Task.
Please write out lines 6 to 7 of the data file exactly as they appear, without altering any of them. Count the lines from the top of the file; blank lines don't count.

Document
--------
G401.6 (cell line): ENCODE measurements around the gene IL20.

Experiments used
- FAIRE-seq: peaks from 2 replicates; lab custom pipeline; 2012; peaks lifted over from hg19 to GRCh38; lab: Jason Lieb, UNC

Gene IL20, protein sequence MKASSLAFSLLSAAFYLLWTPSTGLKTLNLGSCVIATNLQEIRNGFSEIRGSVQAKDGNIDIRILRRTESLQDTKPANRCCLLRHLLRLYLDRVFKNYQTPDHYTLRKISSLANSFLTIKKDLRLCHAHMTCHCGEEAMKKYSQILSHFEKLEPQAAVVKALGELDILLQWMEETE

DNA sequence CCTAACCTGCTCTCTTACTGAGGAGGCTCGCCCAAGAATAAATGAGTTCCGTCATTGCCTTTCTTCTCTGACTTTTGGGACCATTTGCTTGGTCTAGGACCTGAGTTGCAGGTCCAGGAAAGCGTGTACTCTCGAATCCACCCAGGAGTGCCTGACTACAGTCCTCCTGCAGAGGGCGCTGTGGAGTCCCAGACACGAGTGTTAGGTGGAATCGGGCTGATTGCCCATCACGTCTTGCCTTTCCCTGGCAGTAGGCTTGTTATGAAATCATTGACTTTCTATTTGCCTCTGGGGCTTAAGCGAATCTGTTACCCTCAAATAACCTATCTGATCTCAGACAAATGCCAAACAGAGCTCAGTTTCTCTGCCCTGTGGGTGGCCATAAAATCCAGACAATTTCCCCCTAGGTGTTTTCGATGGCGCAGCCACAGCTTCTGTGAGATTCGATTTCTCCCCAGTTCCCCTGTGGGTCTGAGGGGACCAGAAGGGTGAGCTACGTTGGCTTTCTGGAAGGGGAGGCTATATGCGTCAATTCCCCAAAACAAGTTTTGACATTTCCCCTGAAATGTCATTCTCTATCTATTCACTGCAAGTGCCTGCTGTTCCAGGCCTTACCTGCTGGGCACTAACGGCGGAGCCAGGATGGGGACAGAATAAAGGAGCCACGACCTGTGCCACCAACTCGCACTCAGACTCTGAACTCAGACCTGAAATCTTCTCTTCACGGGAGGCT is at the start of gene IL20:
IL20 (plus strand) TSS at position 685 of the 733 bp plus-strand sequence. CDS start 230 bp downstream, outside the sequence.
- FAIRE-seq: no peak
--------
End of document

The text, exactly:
IL20 (plus strand) TSS at position 685 of the 733 bp plus-strand sequence. CDS start 230 bp downstream, outside the sequence.
- FAIRE-seq: no peak